Monday, January 16, 2006

Why Church?

When I began this blog in November of 2004 I posted an e-mail from a friend who was asking, essentially, "why bother with church at all?" Martin Luther King Day is a perfect opportunity to grapple again with that essential question.
Why consider the necessity of the church on King Day? After all, King was often extremely critical of the church. In his Letter from the Brimingham Jail King wrote that "the judgement of God is upon the church as never before. If the church of today does not recapture the sacrificial spirit of the early church, it will lose its authentic ring, forfeit the loyalty of millions, and be dismissed as an errelevent social club with no meaning for the twentieth century. I am meeting young people every day whose disappointment with the church has risen to outright disgust."
On the other hand, I have always suspected that the Civil Rights Movement, at its best moments, was, precisely, the church at its best. King suggested as much in ending his famous letter when he prophesied that "One day the South will recognize its real heroes. ... They will be the young high school and college students, young ministers of the gospel and a host of their elders courageously and nonviolently sitting-in at lunch counters and willingly going to jail for conscience's sake. One day the South will know that when these disinherited children of God sat down at lunch counters they were in reality standing up for the best in the American dream and the most sacred values in our Judeo-Christian heritage" -- in other words, they were being the church.
Indeed, as Douglas John Hall notes in Why Christian?, "The first Christians were not thinking in institutional terms at all, they were thinking in terms of a movement" (page 127). Of course, as both the early church and the Civil Rights movment learned, if any movement is to be sustained over time various institutional forms become necessary. The movement gave birth to, among other institutions, the NAACP, the Congress on Racial Equality, the Southern Christian Leadership Conference, and the Student Nonviolent Coordinating Committee. The first Christians, and all of the rest of us for 2,000 years, have built, reformed, reshaped and rebuilt the church in thousands of institutional incarnations.
This King Day comparison is not without incongruencies, of course. The Civil Rights movement was not an entirely faith-based enterprise. It did not requiring creedal statements or confessions, (although it issued manifestos, including many of King's speeches, that are confessional statements). Nevertheless, I think it is a useful comparison because it can help us ask central questions about the church: in what way is it a movement? to the extent that it is a movement, toward what is it moving? what institutional forms, liturgies and traditions serve the direction of the movement? which ones distract from that direction?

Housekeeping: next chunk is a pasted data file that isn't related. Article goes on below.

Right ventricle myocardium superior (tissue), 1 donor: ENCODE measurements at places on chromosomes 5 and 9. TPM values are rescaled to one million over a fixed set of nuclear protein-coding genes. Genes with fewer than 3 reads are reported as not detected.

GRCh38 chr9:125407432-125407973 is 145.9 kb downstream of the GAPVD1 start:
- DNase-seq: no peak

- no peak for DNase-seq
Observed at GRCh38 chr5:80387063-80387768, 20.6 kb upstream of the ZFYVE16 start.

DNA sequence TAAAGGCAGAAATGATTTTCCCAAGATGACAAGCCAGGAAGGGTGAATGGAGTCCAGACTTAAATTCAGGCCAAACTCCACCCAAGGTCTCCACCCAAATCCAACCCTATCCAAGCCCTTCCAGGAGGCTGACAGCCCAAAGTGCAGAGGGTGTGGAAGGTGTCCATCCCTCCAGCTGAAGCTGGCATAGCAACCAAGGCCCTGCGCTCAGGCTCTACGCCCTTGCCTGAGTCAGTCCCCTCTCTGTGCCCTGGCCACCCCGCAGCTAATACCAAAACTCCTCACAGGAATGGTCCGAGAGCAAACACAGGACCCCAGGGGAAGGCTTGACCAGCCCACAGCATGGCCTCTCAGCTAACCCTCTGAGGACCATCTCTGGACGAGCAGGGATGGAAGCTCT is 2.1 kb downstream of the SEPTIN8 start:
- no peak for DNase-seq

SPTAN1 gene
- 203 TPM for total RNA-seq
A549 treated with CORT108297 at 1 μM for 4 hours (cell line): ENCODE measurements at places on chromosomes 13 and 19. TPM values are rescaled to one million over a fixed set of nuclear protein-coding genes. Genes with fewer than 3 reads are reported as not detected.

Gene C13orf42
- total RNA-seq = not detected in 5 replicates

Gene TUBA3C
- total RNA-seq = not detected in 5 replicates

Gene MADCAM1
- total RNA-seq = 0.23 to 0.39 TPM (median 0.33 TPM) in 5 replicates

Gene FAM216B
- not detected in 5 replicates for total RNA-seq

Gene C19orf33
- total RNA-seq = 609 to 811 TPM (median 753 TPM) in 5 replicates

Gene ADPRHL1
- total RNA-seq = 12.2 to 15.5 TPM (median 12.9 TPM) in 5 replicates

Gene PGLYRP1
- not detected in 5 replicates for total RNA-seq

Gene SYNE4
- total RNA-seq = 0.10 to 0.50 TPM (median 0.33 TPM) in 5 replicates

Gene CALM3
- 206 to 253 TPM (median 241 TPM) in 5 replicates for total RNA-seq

Ultimately, these questions help refine our approach to the central question my friend's e-mail raised: is the church necessary and, putting my own, self-interested cards on the table, why does it remain necessary?

5 comments:

Anonymous said...

I think we have to be clear about what we consider "the church." There are many different visions of the church and the correct direction it should take. The vision of Clarendon would not be the vision of many of our sister Presbyterian congregations. We all consider ourselves devoted Christians, yet we have many different visions. As a matter of fact, there probably are different visions of the direction the church should take within our own congregation.

Anonymous said...

I would agree, and I think that, to the extent the church represents "a movement," that is also in the mind of the individual. Each of us has his or her own view of what that movement should be and where it should be moving to.

Brian said...

Forgive me seeming simplistic, or at least naive, (and I am aware that volumes of ecclesiology could could be written -- I've read many myself) but is seems to me that the church is necessary because God's actions in Christ and in the Holy Spirit have made it so.

Bryan said...

After reading this blog, the first thought that came to me was, "what do the words the church mean"? I haven't been able to decide whether it was speaking of a movement of the collective, i.e. the followers of Christ, or discussing the movement of the church as an institution. Perhaps I am way off base by questioning the difference between the two...I'm not sure.
Although each individual church is different in that they have different missions such as feeding the homeless or clothing their community, as a collective they are all working toward the same goal. And that goal seems to be creating a positive force in this world; adding to the light rather than the dark that often times seems so pervasive. They are trying to live as examples to others in a community, a country or a world. Maybe that is one way the church is likened to a movement. It is a collective effort toward some destination and that destination for the church is light in the world.

Anonymous said...

I'm not sure why the name donald came up...but it wasn't donald...it's Bryan.